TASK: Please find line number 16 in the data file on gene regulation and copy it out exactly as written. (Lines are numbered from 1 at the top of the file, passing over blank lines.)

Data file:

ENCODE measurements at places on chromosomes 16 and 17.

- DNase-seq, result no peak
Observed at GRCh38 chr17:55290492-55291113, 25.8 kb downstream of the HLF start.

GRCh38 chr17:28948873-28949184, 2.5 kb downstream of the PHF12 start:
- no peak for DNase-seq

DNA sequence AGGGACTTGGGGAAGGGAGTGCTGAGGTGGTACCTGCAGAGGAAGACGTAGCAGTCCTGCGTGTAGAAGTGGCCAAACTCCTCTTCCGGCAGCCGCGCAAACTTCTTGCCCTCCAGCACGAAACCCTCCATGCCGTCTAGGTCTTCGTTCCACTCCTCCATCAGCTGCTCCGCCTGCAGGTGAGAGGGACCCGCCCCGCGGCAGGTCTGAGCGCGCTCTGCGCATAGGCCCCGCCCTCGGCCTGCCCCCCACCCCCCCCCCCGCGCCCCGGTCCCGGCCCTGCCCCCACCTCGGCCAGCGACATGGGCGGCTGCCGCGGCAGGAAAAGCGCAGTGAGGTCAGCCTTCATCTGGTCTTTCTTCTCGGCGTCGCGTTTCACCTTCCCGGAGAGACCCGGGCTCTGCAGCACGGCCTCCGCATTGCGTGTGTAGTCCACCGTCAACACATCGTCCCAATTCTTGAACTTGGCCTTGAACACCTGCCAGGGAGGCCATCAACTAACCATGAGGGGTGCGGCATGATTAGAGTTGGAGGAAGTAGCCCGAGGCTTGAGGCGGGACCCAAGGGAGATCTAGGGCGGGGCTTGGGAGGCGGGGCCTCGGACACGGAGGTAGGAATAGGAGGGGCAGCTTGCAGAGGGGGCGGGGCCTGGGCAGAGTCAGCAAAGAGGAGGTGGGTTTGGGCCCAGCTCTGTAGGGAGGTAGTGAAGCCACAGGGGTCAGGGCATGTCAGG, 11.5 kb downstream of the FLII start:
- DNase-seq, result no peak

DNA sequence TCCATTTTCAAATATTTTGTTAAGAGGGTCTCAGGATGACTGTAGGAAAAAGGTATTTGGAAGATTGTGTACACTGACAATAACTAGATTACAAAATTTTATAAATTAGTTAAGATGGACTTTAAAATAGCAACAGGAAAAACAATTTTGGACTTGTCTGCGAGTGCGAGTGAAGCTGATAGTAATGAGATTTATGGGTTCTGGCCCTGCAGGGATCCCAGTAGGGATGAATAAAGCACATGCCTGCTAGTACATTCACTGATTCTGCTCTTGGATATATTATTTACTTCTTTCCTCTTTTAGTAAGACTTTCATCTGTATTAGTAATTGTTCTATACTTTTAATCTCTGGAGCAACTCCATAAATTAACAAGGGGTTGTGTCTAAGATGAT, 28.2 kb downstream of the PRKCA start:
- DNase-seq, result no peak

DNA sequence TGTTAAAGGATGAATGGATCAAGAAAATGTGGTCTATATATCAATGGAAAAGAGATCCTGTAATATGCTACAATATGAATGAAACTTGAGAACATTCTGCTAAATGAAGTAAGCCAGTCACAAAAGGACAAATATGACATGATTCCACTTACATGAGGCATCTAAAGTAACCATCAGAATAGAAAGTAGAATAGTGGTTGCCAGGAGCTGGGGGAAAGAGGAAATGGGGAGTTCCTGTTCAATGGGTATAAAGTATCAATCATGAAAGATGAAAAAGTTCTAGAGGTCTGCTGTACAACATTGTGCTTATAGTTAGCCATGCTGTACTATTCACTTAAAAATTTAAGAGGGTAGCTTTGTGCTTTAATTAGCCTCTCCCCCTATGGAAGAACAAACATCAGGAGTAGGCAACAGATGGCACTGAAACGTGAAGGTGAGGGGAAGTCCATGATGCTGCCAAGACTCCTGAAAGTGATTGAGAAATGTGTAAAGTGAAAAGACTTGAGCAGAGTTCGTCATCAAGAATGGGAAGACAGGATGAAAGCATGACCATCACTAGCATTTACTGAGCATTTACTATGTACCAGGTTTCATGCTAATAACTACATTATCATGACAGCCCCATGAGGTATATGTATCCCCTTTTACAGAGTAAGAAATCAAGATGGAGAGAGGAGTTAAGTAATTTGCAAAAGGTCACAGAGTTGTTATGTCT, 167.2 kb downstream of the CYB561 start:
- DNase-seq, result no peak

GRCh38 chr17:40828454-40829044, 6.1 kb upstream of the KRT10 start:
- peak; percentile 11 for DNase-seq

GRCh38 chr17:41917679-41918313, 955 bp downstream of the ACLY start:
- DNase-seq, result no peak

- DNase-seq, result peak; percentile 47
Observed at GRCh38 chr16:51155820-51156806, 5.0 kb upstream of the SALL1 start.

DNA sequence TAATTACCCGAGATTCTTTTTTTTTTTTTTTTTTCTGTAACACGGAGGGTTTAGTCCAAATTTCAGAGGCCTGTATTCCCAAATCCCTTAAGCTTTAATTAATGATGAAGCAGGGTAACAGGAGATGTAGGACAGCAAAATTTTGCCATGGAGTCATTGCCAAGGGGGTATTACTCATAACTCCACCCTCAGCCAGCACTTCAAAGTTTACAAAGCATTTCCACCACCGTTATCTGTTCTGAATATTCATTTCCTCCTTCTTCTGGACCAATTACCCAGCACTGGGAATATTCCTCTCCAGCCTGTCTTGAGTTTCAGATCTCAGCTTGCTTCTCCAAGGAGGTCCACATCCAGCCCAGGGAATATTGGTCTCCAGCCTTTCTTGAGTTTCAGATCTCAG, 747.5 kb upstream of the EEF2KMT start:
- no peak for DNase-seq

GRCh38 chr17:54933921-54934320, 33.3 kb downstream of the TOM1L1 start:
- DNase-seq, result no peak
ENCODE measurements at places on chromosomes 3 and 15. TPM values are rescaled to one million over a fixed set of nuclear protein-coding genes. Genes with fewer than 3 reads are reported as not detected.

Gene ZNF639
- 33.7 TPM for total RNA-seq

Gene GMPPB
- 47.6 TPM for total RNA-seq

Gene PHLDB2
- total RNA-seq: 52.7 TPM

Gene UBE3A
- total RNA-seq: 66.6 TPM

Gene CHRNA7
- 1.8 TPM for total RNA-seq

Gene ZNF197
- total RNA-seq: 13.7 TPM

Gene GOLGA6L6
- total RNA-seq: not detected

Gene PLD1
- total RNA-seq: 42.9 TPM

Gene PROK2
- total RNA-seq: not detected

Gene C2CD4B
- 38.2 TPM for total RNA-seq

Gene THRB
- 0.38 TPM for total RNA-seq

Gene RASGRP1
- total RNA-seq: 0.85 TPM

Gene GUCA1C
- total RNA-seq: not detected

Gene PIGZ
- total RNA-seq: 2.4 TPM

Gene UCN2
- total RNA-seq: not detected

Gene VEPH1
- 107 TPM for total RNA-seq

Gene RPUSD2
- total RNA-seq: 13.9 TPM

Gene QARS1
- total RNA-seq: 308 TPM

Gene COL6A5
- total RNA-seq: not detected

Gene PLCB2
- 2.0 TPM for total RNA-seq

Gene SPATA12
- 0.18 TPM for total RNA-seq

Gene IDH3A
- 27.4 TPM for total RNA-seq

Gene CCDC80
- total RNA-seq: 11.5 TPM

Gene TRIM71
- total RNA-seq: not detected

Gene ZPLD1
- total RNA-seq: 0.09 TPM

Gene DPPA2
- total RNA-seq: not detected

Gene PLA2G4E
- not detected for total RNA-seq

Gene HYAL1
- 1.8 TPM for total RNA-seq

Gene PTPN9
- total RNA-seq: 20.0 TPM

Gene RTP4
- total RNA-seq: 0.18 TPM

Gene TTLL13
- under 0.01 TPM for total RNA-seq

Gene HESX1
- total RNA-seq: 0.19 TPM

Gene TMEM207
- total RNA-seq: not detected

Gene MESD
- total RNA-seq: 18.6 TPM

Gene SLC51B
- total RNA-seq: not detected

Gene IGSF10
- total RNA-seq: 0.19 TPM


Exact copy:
- DNase-seq, result peak; percentile 47